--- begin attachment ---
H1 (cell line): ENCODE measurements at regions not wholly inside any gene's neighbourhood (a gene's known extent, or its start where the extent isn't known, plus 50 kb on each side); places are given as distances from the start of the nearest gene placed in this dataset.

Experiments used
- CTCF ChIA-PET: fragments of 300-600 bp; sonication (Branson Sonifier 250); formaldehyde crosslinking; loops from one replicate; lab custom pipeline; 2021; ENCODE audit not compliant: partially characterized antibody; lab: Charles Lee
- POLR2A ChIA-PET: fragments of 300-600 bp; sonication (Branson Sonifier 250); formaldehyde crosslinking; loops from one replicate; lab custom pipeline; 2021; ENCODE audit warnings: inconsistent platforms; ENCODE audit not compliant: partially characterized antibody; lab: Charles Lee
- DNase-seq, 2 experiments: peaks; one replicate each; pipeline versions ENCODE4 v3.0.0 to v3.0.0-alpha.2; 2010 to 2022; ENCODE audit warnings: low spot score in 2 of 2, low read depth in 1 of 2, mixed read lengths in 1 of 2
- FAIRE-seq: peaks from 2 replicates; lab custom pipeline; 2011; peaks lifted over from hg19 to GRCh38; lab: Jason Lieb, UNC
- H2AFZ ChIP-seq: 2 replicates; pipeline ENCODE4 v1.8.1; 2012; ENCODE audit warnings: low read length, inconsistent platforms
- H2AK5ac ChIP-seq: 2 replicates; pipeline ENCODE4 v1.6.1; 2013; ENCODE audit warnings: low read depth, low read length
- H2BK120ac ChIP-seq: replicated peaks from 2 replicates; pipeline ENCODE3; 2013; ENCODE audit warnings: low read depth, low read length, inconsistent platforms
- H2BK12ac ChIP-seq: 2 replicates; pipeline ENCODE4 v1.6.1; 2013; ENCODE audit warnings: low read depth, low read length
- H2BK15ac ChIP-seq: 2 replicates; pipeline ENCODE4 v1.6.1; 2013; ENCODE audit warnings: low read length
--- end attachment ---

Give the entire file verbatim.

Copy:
H1 (cell line): ENCODE measurements at regions not wholly inside any gene's neighbourhood (a gene's known extent, or its start where the extent isn't known, plus 50 kb on each side); places are given as distances from the start of the nearest gene placed in this dataset.

Experiments used
- CTCF ChIA-PET: fragments of 300-600 bp; sonication (Branson Sonifier 250); formaldehyde crosslinking; loops from one replicate; lab custom pipeline; 2021; ENCODE audit not compliant: partially characterized antibody; lab: Charles Lee
- POLR2A ChIA-PET: fragments of 300-600 bp; sonication (Branson Sonifier 250); formaldehyde crosslinking; loops from one replicate; lab custom pipeline; 2021; ENCODE audit warnings: inconsistent platforms; ENCODE audit not compliant: partially characterized antibody; lab: Charles Lee
- DNase-seq, 2 experiments: peaks; one replicate each; pipeline versions ENCODE4 v3.0.0 to v3.0.0-alpha.2; 2010 to 2022; ENCODE audit warnings: low spot score in 2 of 2, low read depth in 1 of 2, mixed read lengths in 1 of 2
- FAIRE-seq: peaks from 2 replicates; lab custom pipeline; 2011; peaks lifted over from hg19 to GRCh38; lab: Jason Lieb, UNC
- H2AFZ ChIP-seq: 2 replicates; pipeline ENCODE4 v1.8.1; 2012; ENCODE audit warnings: low read length, inconsistent platforms
- H2AK5ac ChIP-seq: 2 replicates; pipeline ENCODE4 v1.6.1; 2013; ENCODE audit warnings: low read depth, low read length
- H2BK120ac ChIP-seq: replicated peaks from 2 replicates; pipeline ENCODE3; 2013; ENCODE audit warnings: low read depth, low read length, inconsistent platforms
- H2BK12ac ChIP-seq: 2 replicates; pipeline ENCODE4 v1.6.1; 2013; ENCODE audit warnings: low read depth, low read length
- H2BK15ac ChIP-seq: 2 replicates; pipeline ENCODE4 v1.6.1; 2013; ENCODE audit warnings: low read length